Corbin Bleu, known to many fans from his roles in films on the Disney Channel, and especially High School Musical, has since established a successful career on Broadway, most recently taking on the role orginated by Fred Astaire in the stage adaptation of the movie Holiday Inn. Here at the Muny, Bleu follows in the dance steps of another legendary Hollywood hoofer, Gene Kelly, in the leading role of movie star Don Lockwood. He’s joined by Muny veterans Jeffrey Schecter as Lockwood’s longtime friend, pianist and dancer Cosmo Brown, and Berklea Going–who has essentially grown up performing at the Muny–as the aspiring actress and singer Kathy Selden. The story follows these three as they navigate the transition from silent movies to sound films, and particularly movie musicals. The trouble for Don, along with movie producer R.F. Simpson (Jeff McCarthy) and director Roscoe Dexter (George Merrick), is that Don’s longtime co-star, Lina Lamont (Megan Sikora), is not only selfish and limited in acting talent, she also can’t sing and has a shrill speaking voice that doesn’t translate well to the screen. Meanwhile, Kathy and Don meet and fall in love, but the possessive Lina–who has been romantically linked to Don in the press, but not in reality– tries everything she can to keep them apart. Though slight and not particularly deep, the story is a lot of fun, with an old-Hollywood charm and several stylized dance numbers with a lot of energy and flair.

Technically, this show is nothing short of spectacular, with excellent production values remarkably re-creating the look and atmosphere of 1920s Hollywood. Paul Tate dePoo III’s colorful, versatile set and Tristan Raines’s stylish, dazzling costumes are augmented by Greg Emetaz’s striking video design and Nathan W. Scheuer’s impressive atmospheric lighting. The Hollywood glitz and glamor are here in style, accompanied by the excellent Muny orchestra with music direction by Ben Whiteley.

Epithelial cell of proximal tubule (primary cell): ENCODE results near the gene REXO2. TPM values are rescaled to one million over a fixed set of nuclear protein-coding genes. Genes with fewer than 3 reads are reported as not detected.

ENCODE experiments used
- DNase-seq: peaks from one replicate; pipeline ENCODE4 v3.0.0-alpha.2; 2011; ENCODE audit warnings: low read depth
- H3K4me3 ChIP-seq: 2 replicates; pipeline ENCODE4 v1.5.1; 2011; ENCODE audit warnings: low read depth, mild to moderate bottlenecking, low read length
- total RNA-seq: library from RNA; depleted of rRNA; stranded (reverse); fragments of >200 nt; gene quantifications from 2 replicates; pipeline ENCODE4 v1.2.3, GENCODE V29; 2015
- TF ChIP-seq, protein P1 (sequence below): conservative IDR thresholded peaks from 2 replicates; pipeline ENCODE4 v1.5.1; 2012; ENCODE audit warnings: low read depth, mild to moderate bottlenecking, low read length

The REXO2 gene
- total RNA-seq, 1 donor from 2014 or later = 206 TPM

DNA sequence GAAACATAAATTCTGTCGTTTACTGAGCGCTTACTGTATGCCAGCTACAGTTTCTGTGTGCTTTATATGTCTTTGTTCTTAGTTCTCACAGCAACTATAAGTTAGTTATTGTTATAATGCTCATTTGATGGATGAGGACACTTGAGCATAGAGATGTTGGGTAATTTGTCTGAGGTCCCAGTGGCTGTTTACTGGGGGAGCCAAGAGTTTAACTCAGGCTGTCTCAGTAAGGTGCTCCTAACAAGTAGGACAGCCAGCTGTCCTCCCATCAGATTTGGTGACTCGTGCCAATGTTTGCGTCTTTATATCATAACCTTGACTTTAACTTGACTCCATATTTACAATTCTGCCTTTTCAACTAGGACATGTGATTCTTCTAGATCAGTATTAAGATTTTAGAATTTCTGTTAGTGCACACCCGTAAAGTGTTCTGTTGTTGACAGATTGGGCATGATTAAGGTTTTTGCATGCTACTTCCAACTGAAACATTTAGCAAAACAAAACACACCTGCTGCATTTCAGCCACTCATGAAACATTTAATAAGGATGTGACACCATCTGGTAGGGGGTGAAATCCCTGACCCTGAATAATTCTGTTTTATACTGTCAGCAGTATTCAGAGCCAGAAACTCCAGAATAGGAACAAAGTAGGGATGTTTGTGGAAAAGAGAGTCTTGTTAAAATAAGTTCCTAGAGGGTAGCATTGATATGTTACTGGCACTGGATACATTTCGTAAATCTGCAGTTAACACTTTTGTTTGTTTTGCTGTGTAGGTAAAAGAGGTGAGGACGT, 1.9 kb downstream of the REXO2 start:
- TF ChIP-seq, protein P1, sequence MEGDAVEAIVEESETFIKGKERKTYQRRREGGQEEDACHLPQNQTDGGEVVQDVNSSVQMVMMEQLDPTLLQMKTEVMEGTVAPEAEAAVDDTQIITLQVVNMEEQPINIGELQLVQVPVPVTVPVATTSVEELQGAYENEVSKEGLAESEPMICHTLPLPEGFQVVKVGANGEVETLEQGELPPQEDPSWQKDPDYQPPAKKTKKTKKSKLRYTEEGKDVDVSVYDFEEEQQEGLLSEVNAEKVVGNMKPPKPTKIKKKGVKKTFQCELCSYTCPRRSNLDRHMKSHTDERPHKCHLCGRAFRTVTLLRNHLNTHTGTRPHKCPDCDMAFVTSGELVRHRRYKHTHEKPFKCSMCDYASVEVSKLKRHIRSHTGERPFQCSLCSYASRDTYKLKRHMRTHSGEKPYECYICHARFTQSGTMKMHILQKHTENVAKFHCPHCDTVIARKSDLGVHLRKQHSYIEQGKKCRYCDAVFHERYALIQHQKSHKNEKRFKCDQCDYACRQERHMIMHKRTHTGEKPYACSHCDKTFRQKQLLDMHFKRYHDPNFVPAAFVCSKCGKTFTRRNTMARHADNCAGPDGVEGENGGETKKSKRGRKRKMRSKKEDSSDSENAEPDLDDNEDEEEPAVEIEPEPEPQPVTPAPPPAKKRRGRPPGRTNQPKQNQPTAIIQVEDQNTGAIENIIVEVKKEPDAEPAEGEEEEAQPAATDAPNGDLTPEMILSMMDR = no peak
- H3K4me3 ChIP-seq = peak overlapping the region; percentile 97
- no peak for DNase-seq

There’s a great cast here, as well. Bleu, as Lockwood, is charming, with excellent dance skills and smooth, classic-style vocals. He’s an ideal choice as the much-loved movie star. Schecter, who was so memorable last year in The Little Mermaid and, especially A Funny Thing Happened on the Way to the Forum, is a delight here as Cosmo Brown, singing and dancing with energy and style, and displaying excellent comic timing. Going, as Kathy, also shows off a strong voice and dances skills, as well as good chemistry with Bleu’s Lockwood. Also standing out is Sikora in a brilliant comic performance as the diva-ish Lina. There are also memorable turns from McCarthy and Merrick, as well as local performer Debby Lennon as Hollywood entertainment reporter Dora Bailey. The ensemble is particularly strong as well, playing a variety of roles as needed and contributing to the truly stunning dance numbers, based on the film numbers originally choreographed by Gene Kelly and Stanley Donen, and choregraphed for the Muny by Rommy Sandhu.